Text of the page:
A new vapour barrier membrane by Walki for healthy buildings
A report by the World Health Organization (WHO) states that 75-80% of all problems with building constructions are caused by moisture. Trapped moisture, either due to external intrusion or condensation from within, causes dampness, which further damages structures.
Walki’s unique solution, Walki®Active, is the answer to this problem. It’s a dual-purpose, vapour variable membrane made from PP non-woven and a functional film layer.
In many countries, plastic films or other tight insulation vapour barriers are often used as moisture barriers. This triggers moisture challenges. Designed to adapt to the environmental and climatic changes, Walki®Active’s key feature is its variable water vapour barrier property.
"When the air humidity is low, the vapour barrier property of our laminate is high, and when the humidity is high, the barrier is low," explains Sipi Savolainen, Technical Service & Development Manager for Construction at Walki. So during winter, when it is warmer indoors than outdoors, vapour tends to flow from inside to outside but the functional film layer acts as a vapour barrier. This ensures that virtually no vapour can flow into the structure during cold weather. During summer, on the other hand, the polyethylene-copolymer film opens to allow water vapour to flow from outside to inside.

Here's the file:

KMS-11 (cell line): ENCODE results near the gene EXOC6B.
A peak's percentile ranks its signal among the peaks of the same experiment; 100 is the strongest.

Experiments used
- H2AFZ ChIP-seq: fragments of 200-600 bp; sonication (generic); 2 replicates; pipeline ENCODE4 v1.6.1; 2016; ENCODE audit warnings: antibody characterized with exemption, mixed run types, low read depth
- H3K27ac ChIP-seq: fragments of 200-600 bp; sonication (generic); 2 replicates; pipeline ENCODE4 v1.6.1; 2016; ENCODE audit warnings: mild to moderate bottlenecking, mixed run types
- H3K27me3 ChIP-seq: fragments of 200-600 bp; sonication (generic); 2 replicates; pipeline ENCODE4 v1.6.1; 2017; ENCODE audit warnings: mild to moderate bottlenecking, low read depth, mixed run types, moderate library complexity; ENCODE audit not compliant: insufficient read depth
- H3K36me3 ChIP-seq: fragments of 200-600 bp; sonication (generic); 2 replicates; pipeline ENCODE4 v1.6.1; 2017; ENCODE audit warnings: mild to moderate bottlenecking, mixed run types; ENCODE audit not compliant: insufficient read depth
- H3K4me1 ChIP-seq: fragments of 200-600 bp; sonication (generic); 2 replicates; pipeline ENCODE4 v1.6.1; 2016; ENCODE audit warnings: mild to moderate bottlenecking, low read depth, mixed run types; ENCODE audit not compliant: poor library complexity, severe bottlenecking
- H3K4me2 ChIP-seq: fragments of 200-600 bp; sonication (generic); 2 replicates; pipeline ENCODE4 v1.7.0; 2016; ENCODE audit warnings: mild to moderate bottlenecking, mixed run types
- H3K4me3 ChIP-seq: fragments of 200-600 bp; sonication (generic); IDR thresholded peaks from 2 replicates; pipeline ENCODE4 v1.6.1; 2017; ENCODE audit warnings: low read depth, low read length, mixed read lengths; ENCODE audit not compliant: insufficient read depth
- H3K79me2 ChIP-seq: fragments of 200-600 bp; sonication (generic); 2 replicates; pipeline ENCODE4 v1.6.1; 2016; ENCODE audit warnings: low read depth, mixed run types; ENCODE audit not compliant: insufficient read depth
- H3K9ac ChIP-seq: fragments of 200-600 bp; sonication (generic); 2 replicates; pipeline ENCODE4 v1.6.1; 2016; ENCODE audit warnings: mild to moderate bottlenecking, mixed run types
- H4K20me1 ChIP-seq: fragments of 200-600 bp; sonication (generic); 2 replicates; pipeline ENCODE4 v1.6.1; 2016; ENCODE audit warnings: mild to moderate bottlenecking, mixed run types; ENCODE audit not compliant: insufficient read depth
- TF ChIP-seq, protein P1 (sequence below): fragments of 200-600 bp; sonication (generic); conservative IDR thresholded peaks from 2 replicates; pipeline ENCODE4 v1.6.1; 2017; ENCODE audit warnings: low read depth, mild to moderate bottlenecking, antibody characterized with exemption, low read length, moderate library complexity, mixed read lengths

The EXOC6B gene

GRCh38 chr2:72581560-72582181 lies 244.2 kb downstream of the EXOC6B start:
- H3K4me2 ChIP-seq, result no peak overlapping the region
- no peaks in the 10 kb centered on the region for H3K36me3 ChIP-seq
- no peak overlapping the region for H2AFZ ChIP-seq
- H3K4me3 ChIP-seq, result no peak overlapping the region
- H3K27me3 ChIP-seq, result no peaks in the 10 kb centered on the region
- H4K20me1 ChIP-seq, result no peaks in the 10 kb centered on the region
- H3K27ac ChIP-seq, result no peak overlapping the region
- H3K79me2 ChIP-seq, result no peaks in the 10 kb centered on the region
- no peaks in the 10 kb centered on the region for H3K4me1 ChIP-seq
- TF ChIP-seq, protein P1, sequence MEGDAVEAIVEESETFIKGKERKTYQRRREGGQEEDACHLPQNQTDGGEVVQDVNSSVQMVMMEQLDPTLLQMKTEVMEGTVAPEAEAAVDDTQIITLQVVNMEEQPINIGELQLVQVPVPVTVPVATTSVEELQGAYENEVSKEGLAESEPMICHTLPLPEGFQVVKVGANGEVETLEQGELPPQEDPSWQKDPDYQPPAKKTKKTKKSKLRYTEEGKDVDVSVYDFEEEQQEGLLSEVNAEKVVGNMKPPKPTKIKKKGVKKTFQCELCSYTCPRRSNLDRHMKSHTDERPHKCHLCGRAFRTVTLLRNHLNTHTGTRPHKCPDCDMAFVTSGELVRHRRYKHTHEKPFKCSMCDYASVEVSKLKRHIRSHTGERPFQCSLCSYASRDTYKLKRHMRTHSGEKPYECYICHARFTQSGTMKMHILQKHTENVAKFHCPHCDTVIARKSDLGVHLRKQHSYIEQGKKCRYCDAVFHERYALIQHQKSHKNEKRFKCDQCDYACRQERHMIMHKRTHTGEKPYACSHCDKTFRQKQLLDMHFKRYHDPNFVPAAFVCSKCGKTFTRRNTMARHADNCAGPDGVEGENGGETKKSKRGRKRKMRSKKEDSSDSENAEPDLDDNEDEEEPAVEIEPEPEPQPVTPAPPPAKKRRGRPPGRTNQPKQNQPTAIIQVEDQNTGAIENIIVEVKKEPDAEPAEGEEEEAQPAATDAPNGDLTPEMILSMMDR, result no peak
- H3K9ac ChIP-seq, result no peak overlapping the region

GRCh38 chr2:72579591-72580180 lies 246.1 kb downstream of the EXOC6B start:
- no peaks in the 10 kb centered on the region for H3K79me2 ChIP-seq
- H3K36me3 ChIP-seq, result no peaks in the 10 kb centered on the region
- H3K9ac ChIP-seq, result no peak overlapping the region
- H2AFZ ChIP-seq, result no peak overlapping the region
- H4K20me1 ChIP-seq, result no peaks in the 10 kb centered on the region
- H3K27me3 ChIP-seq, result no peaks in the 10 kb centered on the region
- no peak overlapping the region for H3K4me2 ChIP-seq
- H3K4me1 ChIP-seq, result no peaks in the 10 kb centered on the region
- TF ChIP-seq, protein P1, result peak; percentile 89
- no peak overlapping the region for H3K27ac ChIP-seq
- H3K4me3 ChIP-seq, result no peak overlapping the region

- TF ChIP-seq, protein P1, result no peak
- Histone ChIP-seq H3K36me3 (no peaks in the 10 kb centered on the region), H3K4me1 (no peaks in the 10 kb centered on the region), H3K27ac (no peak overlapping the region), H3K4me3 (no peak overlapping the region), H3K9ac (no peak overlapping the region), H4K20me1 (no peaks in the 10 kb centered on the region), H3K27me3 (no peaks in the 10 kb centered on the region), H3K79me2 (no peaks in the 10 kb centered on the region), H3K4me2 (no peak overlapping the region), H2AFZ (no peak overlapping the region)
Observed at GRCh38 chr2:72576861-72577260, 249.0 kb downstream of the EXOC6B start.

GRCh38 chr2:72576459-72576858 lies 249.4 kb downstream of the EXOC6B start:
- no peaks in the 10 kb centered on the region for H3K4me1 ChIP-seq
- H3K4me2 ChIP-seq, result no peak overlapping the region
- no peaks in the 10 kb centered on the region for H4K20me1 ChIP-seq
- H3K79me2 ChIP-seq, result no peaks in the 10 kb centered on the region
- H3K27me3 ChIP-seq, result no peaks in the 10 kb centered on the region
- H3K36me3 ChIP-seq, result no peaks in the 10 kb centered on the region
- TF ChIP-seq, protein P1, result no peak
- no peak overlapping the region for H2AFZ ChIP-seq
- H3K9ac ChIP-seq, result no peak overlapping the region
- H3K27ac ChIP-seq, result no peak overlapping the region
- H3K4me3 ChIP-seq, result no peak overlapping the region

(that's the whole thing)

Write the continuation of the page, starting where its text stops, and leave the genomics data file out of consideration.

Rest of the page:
"By using this membrane, we can ensure moisture does not condense in the insulation layers inside the buildings," Savolainen points out.
From idea to product
The development process of Walki®Active showcases Walki’s innovation spirit. Several factors had to be considered in the process.
"We had to map the polymers that would fulfil the water vapour barrier requirements, find suitable polymer structures that will enable us to produce the product, and make minor adjustments to our machinery to make it suitable for production," lists Savolainen.
Walki®Active is also listed into WUFI, software products that allow realistic calculation of two-dimensional heat and moisture transport in walls and other multi-layer building components exposed to natural weather. This makes it possible for construction engineers to simulate the behaviour of their final wall structure before getting started with construction.